Whoops! Brad Pitt’s ‘Eco-Friendly’ Homes Are Falling Apart

In 2006 Brad Pitt came to the rescue of New Orleans residents with his plan to build affordable homes for those displaced by Hurricane Katrina. There was just one problem. His liberal obsession to fight climate change – by using “cheap recycled materials” – means those homes are now falling apart.

On Monday’s Today show NBC correspondent Stephanie Gosk reported that Pitt and his charitable foundation are being sued for selling “defective and improperly constructed homes.” Gosk talked to one of the residents, Kamaria Allen, who complained: “This has been years of ongoing live and broken promises. We were promised green, healthy, energy-efficient homes and we have everything but those things.”

Back in 2006, NBC’s Today show hyped Pitt’s project when Ann Curry toured the hurricane ravaged area to promote Pitt’s “eco-friendly approach” to rebuilding New Orleans. The Oceans Eleven star preached to Curry that green tech was the “way of the future” because “We just can’t keep consuming ourselves into extinction.” 
 
Pitt’s charitable instincts to help dislocated residents should be applauded, but sadly his devotion to lefty environmentalism means those residents are without homes again. 

 

 

The following are the relevant transcripts to the July 18, 2006 and September 12, 2018 editions of NBC’s Today show:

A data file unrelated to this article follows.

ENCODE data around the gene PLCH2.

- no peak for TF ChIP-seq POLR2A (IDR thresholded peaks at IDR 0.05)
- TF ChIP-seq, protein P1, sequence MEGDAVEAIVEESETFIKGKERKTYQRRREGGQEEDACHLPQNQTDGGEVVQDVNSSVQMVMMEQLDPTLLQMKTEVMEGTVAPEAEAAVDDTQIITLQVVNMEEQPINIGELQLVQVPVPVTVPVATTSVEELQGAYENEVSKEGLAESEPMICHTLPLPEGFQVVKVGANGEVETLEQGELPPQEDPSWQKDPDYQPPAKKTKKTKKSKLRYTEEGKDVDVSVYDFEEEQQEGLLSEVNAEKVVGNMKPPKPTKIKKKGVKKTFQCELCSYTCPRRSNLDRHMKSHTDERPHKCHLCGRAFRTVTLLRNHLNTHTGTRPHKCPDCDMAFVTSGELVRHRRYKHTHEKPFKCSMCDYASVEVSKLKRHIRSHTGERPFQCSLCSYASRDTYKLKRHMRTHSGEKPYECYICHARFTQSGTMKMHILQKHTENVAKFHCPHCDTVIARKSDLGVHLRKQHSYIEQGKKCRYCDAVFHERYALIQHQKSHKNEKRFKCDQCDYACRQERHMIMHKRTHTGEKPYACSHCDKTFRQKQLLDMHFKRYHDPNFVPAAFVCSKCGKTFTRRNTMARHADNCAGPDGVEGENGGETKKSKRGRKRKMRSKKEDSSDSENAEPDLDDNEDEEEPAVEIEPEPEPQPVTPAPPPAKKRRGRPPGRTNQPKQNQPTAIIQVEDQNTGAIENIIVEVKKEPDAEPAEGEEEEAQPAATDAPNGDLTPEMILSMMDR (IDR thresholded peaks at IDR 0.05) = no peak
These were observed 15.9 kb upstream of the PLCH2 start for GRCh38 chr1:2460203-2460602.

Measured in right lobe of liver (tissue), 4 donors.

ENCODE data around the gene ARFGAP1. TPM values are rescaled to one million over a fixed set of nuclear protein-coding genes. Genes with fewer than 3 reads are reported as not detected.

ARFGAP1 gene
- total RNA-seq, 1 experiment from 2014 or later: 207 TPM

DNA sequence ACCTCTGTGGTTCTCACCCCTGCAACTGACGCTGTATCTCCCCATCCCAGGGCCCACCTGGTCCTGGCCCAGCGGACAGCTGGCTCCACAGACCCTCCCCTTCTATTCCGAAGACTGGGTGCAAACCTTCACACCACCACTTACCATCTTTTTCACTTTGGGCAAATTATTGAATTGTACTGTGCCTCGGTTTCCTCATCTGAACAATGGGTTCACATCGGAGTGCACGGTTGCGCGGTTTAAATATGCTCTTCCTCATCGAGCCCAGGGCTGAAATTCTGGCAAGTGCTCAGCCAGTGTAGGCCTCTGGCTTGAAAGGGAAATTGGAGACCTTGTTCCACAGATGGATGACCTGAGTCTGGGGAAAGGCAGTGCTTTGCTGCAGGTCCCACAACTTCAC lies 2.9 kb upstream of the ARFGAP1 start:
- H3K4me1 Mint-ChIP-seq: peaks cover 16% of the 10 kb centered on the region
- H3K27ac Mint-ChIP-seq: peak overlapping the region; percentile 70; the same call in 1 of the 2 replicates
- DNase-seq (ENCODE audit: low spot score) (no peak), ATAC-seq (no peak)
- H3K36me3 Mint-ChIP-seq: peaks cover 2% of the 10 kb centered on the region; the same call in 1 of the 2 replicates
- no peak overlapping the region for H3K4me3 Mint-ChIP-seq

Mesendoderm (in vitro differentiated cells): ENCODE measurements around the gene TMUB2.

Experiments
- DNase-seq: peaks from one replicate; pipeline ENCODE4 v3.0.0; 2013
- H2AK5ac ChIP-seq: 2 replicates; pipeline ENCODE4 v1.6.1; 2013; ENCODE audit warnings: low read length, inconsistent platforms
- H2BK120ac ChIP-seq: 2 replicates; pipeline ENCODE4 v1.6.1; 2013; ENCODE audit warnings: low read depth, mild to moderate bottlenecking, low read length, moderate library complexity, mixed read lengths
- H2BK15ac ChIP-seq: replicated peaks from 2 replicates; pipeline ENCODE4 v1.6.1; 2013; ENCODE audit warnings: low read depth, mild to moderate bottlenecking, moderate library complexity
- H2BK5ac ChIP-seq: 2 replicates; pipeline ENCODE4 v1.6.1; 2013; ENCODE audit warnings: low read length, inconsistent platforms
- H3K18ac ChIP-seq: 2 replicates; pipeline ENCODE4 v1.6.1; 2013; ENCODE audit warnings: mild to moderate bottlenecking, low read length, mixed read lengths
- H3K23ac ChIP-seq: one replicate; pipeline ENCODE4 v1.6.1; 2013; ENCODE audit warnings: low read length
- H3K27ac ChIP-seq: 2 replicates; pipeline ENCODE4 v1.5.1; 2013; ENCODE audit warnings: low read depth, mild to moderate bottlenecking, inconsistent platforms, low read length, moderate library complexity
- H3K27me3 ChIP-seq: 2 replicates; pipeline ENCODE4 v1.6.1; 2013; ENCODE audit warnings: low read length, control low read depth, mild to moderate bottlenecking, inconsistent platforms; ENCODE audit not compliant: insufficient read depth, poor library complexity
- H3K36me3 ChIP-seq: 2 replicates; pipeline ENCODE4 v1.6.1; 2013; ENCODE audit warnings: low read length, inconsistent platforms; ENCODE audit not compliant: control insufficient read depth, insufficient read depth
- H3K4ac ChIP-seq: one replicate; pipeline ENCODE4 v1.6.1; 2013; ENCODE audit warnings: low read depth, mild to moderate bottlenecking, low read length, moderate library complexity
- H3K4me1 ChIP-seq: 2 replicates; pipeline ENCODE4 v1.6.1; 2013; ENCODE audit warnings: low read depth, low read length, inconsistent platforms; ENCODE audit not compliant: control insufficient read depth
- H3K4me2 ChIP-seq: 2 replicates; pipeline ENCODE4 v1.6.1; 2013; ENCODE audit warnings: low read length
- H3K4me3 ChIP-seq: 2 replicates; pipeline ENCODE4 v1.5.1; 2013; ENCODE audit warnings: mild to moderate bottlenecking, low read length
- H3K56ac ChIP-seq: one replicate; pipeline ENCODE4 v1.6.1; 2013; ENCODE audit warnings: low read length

NBC 
Today
July 18, 2006

NATALIE MORALES: Now more of Ann’s exclusive interview with Brad Pitt. The movie star turned social activist is taking on a new role these days, pushing an eco-friendly approach to rebuilding the ravaged city of New Orleans. Ann caught up with him a few days ago, among the ruins. 

ANN CURRY: Almost a year after the floodwaters of Katrina decimated this city, piles of garbage still line the streets. The rotting remains of houses haunt neighborhoods and affordable housing is hard to find. 

BRAD PITT: I’m telling you these people need help and not being addressed like they should be. They’re not getting adequate support or the support fast enough. It’s real. 

CURRY: To try and change the conditions still found in New Orleans, Brad Pitt joined forces with the non-profit group Global Green to sponsor an architectural competition to design a green 12 unit apartment complex. 
...
CURRY: The jury judging the entries picked designs that promise to generate as much energy as the buildings would consume. 

PITT: Understand this is the way of the future. We’ve got to address these issues. It’s just a matter of time. And we might as well start here. This is a great opportunity to do so with this rebuilding effort. 

CURRY: What convinces you that this is the way of the future? 

PITT: Oh because it’s inevitable. Dependency on oil, the gas prices, the health rates. We just can’t keep consuming ourselves into extinction. We got to regroup and adopt a new paradigm. A new way of thinking. 
...
PITT: This one really draws on New Orleans housing but yet it’s still evolved in choosing cheap recycled materials. And there is a lot of – there’s a big sense of play in this one. It’s quite interesting. 

CURRY: All the entries rely heavily on the use of recycled and energy-efficient materials – like florescent lights and reclaimed wood and timber.

 

 

NBC
Today
September 12, 2018

[8:14am]

CO-HOST HODA KOTB: This morning on Today’s Talker the new lawsuit facing Brad Pitt and the charity he created in the wake of hurricane Katrina.